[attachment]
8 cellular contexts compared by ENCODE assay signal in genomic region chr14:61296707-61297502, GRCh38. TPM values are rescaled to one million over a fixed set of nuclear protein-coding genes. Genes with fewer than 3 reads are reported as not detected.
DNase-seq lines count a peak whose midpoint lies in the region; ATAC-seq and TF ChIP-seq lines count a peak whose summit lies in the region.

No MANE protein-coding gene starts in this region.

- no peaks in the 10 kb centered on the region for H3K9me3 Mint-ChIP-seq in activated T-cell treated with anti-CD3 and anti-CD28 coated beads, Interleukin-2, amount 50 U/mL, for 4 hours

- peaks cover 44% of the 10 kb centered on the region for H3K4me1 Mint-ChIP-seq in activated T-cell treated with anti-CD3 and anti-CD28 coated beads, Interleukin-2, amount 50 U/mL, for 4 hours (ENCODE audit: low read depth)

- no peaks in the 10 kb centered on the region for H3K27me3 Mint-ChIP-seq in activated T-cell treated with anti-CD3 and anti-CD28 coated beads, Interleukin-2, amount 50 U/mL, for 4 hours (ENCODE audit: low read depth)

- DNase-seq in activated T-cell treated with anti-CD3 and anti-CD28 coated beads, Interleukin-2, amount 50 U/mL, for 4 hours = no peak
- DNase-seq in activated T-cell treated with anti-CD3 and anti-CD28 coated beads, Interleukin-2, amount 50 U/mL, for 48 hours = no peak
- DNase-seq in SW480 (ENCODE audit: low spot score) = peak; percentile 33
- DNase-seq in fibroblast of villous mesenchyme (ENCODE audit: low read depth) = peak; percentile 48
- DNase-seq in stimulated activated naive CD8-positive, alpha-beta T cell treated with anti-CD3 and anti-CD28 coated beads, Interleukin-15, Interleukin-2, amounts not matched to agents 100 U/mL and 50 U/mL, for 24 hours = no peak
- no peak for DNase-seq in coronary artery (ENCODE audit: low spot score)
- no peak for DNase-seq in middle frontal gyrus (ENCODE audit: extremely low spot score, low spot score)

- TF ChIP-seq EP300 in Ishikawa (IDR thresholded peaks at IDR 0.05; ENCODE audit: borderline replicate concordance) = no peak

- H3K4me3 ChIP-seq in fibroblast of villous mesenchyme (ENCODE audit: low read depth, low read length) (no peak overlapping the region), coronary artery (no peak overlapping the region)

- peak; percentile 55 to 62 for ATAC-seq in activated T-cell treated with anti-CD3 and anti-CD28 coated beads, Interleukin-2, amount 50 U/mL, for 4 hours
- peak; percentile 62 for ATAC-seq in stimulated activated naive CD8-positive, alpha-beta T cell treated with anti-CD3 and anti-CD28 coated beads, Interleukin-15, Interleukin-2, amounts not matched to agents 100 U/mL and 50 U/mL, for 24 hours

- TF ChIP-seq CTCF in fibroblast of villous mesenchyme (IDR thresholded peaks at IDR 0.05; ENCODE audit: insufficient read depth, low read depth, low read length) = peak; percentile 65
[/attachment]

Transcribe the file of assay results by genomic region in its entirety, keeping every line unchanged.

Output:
8 cellular contexts compared by ENCODE assay signal in genomic region chr14:61296707-61297502, GRCh38. TPM values are rescaled to one million over a fixed set of nuclear protein-coding genes. Genes with fewer than 3 reads are reported as not detected.
DNase-seq lines count a peak whose midpoint lies in the region; ATAC-seq and TF ChIP-seq lines count a peak whose summit lies in the region.

No MANE protein-coding gene starts in this region.

- no peaks in the 10 kb centered on the region for H3K9me3 Mint-ChIP-seq in activated T-cell treated with anti-CD3 and anti-CD28 coated beads, Interleukin-2, amount 50 U/mL, for 4 hours

- peaks cover 44% of the 10 kb centered on the region for H3K4me1 Mint-ChIP-seq in activated T-cell treated with anti-CD3 and anti-CD28 coated beads, Interleukin-2, amount 50 U/mL, for 4 hours (ENCODE audit: low read depth)

- no peaks in the 10 kb centered on the region for H3K27me3 Mint-ChIP-seq in activated T-cell treated with anti-CD3 and anti-CD28 coated beads, Interleukin-2, amount 50 U/mL, for 4 hours (ENCODE audit: low read depth)

- DNase-seq in activated T-cell treated with anti-CD3 and anti-CD28 coated beads, Interleukin-2, amount 50 U/mL, for 4 hours = no peak
- DNase-seq in activated T-cell treated with anti-CD3 and anti-CD28 coated beads, Interleukin-2, amount 50 U/mL, for 48 hours = no peak
- DNase-seq in SW480 (ENCODE audit: low spot score) = peak; percentile 33
- DNase-seq in fibroblast of villous mesenchyme (ENCODE audit: low read depth) = peak; percentile 48
- DNase-seq in stimulated activated naive CD8-positive, alpha-beta T cell treated with anti-CD3 and anti-CD28 coated beads, Interleukin-15, Interleukin-2, amounts not matched to agents 100 U/mL and 50 U/mL, for 24 hours = no peak
- no peak for DNase-seq in coronary artery (ENCODE audit: low spot score)
- no peak for DNase-seq in middle frontal gyrus (ENCODE audit: extremely low spot score, low spot score)

- TF ChIP-seq EP300 in Ishikawa (IDR thresholded peaks at IDR 0.05; ENCODE audit: borderline replicate concordance) = no peak

- H3K4me3 ChIP-seq in fibroblast of villous mesenchyme (ENCODE audit: low read depth, low read length) (no peak overlapping the region), coronary artery (no peak overlapping the region)

- peak; percentile 55 to 62 for ATAC-seq in activated T-cell treated with anti-CD3 and anti-CD28 coated beads, Interleukin-2, amount 50 U/mL, for 4 hours
- peak; percentile 62 for ATAC-seq in stimulated activated naive CD8-positive, alpha-beta T cell treated with anti-CD3 and anti-CD28 coated beads, Interleukin-15, Interleukin-2, amounts not matched to agents 100 U/mL and 50 U/mL, for 24 hours

- TF ChIP-seq CTCF in fibroblast of villous mesenchyme (IDR thresholded peaks at IDR 0.05; ENCODE audit: insufficient read depth, low read depth, low read length) = peak; percentile 65